The Joy Luck Club (4 page)

BOOK: The Joy Luck Club
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Poor Auntie An-mei rubs her tiles ever harder. I remember my mother telling me about the Hsus' trip to China three years ago. Auntie An-mei had saved two thousand dollars, all to spend on her brother's family. She had shown my mother the insides of her heavy suitcases. One was crammed with See's Nuts & Chews, M & M's, candy-coated cashews, instant hot chocolate with miniature marshmallows. My mother told me the other bag contained the most ridiculous clothes, all new: bright California-style beachwear, baseball caps, cotton pants with elastic waists, bomber jackets, Stanford sweatshirts, crew socks.
My mother had told her, "Who wants those useless things? They just want money." But Auntie An-mei said her brother was so poor and they were so rich by comparison. So she ignored my mother's advice and took the heavy bags and their two thousand dollars to China. And when their China tour finally arrived in Hangzhou, the whole family from Ningbo was there to meet them. It wasn't just Auntie An-mei's little brother, but also his wife's stepbrothers and stepsisters, and a distant cousin, and that cousin's husband and that husband's uncle. They had all brought their mothers-in-law and children, and even their village friends who were not lucky enough to have overseas Chinese relatives to show off.
As my mother told it, "Auntie An-mei had cried before she left for China, thinking she would make her brother very rich and happy by communist standards. But when she got home, she cried to me that everyone had a palm out and she was the only one who left with an empty hand."
My mother confirmed her suspicions. Nobody wanted the sweatshirts, those useless clothes. The M & M's were thrown in the air, gone. And when the suitcases were emptied, the relatives asked what else the Hsus had brought.
Auntie An-mei and Uncle George were shaken down, not just for two thousand dollars' worth of TVs and refrigerators but also for a night's lodging for twenty-six people in the Overlooking the Lake Hotel, for three banquet tables at a restaurant that catered to rich foreigners, for three special gifts for each relative, and finally, for a loan of five thousand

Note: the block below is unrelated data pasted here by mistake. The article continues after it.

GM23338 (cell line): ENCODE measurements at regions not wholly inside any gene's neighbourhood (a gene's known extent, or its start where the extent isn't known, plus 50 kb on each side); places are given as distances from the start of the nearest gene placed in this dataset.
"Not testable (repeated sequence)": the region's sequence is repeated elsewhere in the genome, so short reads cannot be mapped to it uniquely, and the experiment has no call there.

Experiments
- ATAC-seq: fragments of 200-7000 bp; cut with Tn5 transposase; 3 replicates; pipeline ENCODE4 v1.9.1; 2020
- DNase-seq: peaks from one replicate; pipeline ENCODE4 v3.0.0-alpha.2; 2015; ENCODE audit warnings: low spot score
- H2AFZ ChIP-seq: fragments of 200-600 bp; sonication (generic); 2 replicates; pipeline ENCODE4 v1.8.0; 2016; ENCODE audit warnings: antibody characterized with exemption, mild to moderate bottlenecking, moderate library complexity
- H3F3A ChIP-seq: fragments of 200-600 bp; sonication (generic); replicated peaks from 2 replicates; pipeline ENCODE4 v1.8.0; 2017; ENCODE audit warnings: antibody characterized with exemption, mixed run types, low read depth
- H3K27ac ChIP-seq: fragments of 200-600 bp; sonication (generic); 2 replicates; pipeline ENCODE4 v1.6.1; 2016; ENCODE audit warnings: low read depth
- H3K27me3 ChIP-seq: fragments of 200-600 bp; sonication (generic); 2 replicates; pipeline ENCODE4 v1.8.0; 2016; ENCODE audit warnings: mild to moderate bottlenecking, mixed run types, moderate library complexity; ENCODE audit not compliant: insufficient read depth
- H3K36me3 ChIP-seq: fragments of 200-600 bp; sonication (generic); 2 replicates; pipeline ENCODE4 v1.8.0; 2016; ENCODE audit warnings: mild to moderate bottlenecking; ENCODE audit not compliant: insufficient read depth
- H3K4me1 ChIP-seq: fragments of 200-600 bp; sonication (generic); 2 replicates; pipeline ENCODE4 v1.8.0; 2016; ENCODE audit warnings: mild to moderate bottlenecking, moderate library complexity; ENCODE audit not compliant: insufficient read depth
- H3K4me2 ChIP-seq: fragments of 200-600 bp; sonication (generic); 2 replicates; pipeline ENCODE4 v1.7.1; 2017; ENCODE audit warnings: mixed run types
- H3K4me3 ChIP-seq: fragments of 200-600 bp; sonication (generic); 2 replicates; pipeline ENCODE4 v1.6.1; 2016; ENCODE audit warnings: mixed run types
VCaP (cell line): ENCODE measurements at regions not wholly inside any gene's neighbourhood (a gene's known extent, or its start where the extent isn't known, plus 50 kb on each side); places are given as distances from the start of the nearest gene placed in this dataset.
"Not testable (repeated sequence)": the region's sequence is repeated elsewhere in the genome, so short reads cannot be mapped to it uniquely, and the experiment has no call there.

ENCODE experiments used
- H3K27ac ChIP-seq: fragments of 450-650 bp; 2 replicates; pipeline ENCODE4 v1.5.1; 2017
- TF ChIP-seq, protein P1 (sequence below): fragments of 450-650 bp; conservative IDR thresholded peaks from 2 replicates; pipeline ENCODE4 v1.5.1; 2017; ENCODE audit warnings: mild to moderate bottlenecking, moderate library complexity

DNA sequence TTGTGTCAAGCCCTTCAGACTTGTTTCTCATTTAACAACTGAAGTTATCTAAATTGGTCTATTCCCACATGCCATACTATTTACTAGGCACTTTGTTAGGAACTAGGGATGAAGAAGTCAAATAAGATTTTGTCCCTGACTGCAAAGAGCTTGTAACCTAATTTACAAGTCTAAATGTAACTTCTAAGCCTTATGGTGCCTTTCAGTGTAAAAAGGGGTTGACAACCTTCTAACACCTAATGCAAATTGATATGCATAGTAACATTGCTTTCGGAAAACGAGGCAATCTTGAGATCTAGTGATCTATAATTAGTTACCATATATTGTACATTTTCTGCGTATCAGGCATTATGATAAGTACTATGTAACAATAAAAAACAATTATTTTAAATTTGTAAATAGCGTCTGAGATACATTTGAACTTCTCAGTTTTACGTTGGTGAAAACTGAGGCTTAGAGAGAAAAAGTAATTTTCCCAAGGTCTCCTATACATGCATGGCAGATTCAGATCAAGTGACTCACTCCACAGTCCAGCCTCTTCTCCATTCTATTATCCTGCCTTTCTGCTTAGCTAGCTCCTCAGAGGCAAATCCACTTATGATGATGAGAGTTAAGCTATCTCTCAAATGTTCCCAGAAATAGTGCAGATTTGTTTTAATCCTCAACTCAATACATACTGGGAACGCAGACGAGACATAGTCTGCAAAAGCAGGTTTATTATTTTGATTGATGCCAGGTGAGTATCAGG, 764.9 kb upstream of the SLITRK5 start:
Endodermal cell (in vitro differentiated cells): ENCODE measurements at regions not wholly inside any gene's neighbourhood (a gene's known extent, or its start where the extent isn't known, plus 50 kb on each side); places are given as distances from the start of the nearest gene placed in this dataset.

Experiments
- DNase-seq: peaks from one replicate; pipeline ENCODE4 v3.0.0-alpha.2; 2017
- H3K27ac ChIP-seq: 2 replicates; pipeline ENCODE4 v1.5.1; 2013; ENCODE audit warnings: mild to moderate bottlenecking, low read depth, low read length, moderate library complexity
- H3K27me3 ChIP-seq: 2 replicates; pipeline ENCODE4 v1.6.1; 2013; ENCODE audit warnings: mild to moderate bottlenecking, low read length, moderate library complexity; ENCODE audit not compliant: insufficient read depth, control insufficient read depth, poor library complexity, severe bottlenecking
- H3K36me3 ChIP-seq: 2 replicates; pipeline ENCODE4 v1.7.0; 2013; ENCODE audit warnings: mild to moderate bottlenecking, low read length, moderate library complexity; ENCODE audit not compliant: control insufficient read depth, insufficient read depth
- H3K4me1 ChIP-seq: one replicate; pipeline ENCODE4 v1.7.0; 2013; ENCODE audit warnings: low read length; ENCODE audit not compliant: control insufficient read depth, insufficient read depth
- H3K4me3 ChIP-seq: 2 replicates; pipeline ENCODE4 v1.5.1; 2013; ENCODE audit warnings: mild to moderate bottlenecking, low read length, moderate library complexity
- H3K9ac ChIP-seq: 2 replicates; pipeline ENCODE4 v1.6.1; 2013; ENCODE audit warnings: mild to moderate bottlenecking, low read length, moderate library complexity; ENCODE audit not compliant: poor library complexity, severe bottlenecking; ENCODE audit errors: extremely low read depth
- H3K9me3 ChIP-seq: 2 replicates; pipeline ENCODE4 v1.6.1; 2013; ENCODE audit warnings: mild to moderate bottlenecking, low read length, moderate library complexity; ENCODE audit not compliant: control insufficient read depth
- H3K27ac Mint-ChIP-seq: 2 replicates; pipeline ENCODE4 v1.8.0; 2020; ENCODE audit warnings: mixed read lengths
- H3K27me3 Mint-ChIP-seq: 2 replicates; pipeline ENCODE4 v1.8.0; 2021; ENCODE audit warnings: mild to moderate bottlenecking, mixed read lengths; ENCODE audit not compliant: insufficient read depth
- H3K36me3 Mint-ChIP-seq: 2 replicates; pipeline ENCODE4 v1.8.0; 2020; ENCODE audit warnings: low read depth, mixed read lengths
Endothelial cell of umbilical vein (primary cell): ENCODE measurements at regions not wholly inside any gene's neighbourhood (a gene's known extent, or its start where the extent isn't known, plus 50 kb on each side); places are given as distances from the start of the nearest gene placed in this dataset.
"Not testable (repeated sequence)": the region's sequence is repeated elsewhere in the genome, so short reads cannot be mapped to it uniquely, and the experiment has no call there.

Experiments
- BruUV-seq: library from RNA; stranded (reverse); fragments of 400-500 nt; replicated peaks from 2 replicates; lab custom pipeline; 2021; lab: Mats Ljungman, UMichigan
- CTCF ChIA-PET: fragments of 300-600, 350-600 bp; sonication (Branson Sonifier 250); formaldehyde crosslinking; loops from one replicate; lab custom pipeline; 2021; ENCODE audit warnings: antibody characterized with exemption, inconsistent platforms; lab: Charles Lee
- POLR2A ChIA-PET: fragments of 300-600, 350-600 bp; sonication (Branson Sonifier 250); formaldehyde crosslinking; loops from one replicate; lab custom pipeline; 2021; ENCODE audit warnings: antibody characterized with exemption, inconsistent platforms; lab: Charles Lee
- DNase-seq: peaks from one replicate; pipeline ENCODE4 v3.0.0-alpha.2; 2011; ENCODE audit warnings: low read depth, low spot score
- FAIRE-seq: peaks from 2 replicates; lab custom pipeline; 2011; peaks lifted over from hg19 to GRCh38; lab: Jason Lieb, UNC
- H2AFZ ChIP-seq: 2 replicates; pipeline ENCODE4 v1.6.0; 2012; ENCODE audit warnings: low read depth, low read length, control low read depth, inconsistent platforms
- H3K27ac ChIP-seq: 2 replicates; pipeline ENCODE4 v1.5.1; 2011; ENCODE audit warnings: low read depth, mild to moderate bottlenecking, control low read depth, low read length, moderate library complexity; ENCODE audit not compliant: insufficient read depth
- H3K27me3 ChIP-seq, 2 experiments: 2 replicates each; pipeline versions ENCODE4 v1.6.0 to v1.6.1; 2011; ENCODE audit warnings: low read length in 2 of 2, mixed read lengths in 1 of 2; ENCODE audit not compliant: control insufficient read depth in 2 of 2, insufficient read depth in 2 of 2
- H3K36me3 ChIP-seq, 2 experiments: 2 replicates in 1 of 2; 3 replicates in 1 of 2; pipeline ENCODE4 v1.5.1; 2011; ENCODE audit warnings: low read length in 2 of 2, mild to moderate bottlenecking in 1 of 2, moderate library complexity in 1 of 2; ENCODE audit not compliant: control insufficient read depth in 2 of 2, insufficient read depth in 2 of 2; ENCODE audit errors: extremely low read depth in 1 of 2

in foreign exchange to a cousin's so-called uncle who wanted to buy a motorcycle but who later disappeared for good along with the money. When the train pulled out of Hangzhou the next day, the Hsus found themselves depleted of some nine thousand dollars' worth of goodwill. Months later, after an inspiring Christmastime service at the First Chinese Baptist Church, Auntie An-mei tried to recoup her loss by saying it truly was more blessed to give than to receive, and my mother agreed, her longtime friend had blessings for at least several lifetimes.
Listening now to Auntie Lin bragging about the virtues of her family in China, I realize that Auntie Lin is oblivious to Auntie An-mei's pain. Is Auntie Lin being mean, or is it that my mother never told anybody but me the shameful story of Auntie An-mei's greedy family?
"So, Jing-mei, you go to school now?" says Auntie Lin.
"Her name is June. They all go by their American names," says Auntie Ying.
"That's okay," I say, and I really mean it. In fact, it's even becoming fashionable for American-born Chinese to use their Chinese names.
"I'm not in school anymore, though," I say. "That was more than ten years ago."
Auntie Lin's eyebrows arch. "Maybe I'm thinking of someone else daughter," she says, but I know right away she's lying. I know my mother probably told her I was going back to school to finish my degree, because somewhere back, maybe just six months ago, we were again having this argument about my being a failure, a "college drop-off," about my going back to finish.
Once again I had told my mother what she wanted to hear: "You're right. I'll look into it."
I had always assumed we had an unspoken understanding about these things: that she didn't really mean I was a failure, and I really meant I would try to respect her opinions more. But listening to Auntie Lin tonight reminds me once again: My mother and I never really understood one another. We translated each other's meanings and I seemed to hear less than what was said, while my mother heard more. No doubt she told Auntie Lin I was going back to school to get a doctorate.